IT consultants end up costing the federal government, and in turn Canadians, more than twice as much as expected. On average, the final cost of an IT consultant is more than double the cost of the original contract – far higher than the average mark-up of two-thirds for a management consultant or temporary help contractor.
The reason these contracts cost significantly more than their initial value is twofold:
- Government managers have significant flexibility to modify contracts after they have been signed. The value of contracts can be increased by as much as 50 percent without having to be re-tendered.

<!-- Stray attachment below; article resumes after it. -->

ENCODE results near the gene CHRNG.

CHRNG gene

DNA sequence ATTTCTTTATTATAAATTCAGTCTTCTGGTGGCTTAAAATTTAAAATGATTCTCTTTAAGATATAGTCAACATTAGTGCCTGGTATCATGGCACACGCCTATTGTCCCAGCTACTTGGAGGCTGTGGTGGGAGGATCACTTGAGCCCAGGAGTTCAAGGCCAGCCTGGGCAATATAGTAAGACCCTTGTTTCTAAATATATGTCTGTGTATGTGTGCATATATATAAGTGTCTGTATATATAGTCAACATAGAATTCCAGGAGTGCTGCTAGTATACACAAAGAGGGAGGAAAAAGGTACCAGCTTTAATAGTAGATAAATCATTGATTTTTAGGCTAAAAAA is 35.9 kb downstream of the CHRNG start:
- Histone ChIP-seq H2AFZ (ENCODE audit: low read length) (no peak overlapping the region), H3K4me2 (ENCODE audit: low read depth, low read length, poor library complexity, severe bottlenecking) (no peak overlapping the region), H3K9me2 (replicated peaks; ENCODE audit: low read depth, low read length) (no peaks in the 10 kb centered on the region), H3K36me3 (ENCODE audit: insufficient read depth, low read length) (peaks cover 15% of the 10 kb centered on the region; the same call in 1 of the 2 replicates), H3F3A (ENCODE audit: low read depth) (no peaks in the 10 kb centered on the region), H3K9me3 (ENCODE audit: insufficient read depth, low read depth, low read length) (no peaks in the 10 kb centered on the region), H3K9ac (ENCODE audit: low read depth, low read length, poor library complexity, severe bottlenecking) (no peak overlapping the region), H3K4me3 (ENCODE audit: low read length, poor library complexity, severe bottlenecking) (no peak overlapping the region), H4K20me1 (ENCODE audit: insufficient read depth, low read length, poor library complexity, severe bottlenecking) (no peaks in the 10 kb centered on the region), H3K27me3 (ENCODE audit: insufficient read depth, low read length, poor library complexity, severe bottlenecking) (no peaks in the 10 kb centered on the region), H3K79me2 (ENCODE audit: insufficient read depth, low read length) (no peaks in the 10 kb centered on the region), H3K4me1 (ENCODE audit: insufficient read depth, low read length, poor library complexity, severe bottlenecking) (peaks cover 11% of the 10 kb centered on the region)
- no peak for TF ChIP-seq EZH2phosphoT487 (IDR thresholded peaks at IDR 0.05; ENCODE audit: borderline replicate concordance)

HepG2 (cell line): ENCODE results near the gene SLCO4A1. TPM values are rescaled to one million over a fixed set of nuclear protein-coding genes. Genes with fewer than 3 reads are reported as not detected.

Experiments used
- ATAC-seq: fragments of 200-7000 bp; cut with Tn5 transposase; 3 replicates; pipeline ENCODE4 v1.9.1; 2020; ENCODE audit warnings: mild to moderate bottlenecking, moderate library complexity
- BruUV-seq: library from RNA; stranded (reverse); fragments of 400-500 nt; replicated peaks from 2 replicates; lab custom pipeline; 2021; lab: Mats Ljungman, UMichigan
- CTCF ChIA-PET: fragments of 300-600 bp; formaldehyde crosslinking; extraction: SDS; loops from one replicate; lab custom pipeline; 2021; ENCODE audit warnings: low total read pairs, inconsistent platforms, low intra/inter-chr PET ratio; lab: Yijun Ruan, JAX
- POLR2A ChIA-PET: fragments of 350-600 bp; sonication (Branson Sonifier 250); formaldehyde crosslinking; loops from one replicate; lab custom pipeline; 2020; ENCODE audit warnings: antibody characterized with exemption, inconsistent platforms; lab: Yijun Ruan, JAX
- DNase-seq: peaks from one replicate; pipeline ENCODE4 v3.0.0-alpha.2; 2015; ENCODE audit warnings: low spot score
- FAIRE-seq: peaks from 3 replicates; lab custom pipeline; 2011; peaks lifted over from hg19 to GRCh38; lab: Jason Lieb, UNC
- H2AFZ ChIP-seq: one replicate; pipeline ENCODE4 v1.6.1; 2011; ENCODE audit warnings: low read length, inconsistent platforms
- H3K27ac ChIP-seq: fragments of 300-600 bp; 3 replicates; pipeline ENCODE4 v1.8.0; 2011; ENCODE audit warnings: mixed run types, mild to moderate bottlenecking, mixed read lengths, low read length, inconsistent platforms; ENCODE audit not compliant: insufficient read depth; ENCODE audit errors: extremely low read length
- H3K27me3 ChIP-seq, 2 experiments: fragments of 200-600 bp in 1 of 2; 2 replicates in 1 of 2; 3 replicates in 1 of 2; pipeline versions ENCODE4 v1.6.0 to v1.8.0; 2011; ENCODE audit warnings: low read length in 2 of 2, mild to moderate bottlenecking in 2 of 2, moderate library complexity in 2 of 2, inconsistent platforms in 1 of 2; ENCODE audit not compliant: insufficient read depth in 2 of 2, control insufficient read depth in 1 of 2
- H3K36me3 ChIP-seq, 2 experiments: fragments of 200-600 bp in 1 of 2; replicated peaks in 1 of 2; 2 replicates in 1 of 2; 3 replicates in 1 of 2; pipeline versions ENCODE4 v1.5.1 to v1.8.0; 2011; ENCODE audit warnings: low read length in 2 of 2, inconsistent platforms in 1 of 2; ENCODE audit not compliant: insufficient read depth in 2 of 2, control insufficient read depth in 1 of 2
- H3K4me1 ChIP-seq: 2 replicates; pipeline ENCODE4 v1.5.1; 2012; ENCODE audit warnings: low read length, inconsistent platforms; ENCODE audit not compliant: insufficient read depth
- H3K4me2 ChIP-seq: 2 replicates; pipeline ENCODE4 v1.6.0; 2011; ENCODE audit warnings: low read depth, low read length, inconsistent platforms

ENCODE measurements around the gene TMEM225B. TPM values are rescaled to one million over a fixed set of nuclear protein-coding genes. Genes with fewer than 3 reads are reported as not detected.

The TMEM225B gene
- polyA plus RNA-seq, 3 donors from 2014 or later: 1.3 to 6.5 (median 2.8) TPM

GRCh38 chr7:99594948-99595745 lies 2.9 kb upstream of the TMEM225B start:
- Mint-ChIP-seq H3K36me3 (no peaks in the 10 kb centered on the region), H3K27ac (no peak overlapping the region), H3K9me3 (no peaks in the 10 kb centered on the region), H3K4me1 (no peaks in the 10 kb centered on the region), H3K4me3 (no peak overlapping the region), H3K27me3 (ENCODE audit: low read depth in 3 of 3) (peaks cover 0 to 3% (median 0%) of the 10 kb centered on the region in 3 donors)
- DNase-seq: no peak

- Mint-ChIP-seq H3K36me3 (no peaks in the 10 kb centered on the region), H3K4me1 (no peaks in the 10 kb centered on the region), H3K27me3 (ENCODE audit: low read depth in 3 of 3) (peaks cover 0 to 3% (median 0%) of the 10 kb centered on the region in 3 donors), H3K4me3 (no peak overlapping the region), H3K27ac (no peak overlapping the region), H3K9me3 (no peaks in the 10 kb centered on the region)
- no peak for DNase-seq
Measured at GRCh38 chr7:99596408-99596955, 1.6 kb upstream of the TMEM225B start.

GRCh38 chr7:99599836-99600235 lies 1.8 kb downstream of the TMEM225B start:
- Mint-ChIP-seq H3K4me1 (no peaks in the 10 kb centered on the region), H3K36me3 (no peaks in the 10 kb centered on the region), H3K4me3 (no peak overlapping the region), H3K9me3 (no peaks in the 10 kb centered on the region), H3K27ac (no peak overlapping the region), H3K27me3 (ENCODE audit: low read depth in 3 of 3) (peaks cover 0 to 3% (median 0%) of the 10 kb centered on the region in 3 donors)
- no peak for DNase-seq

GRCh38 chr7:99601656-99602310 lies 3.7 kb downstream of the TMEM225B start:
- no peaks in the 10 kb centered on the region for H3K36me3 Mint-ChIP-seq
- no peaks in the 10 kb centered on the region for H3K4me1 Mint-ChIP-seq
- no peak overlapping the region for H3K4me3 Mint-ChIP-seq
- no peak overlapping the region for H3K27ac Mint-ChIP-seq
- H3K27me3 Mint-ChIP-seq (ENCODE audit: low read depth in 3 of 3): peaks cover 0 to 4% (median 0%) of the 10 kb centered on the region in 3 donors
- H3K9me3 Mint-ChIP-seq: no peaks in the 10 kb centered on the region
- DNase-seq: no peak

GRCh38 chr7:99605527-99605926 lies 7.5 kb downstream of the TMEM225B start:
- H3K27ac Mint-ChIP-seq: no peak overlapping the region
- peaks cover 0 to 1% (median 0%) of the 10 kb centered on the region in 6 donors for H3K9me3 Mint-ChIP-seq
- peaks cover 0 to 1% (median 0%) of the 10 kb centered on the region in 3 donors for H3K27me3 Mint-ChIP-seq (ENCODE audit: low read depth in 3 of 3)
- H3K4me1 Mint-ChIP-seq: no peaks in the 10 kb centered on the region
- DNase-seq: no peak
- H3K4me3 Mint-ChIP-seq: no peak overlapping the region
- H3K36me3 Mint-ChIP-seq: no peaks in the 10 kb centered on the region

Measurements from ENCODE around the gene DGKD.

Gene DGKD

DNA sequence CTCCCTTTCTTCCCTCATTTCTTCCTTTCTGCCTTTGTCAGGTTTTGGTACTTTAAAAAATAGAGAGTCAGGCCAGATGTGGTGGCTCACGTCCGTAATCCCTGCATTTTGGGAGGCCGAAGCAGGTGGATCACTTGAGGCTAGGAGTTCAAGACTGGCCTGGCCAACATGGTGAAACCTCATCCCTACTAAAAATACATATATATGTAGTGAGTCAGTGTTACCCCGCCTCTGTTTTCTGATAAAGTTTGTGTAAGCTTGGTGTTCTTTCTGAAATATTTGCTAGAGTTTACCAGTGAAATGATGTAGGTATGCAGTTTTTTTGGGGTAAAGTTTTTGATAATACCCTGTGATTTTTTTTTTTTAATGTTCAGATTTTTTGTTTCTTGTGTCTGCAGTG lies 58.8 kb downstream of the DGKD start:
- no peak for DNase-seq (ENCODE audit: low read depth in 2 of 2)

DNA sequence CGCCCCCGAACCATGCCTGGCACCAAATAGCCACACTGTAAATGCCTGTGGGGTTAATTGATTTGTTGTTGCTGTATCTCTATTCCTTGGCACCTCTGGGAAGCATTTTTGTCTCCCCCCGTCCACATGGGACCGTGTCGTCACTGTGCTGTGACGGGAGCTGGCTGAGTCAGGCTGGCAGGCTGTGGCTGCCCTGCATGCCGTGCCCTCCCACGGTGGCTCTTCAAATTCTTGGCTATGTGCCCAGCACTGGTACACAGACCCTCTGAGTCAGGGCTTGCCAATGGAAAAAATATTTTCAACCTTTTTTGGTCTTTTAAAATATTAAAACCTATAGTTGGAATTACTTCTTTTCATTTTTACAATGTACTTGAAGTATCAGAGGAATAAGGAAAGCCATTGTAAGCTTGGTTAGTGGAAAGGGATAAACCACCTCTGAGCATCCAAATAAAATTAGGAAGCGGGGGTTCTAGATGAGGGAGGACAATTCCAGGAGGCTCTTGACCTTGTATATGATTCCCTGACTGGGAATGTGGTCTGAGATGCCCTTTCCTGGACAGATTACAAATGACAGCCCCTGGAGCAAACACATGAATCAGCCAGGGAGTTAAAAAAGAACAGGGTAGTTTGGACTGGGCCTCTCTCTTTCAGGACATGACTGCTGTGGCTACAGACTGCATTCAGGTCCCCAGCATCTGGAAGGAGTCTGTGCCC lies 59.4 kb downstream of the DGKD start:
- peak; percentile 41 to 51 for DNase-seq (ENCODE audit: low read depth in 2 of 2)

- The discretion to modify contracts pushes contractors to become ‘loss-leaders.’ Corporations win contracts with low bids that do not cover the cost to deliver a service – also known as “suicide bidding.” The loss-leader can then squeeze out profits through revisions once the contract is signed.
It is no surprise that contractors under-estimate costs and that as a project develops the scope and budget swells. However, year over year the decision-makers seem to ignore these ballooning costs and allow budgets to overrun.
Better digital capacity and services for Canadians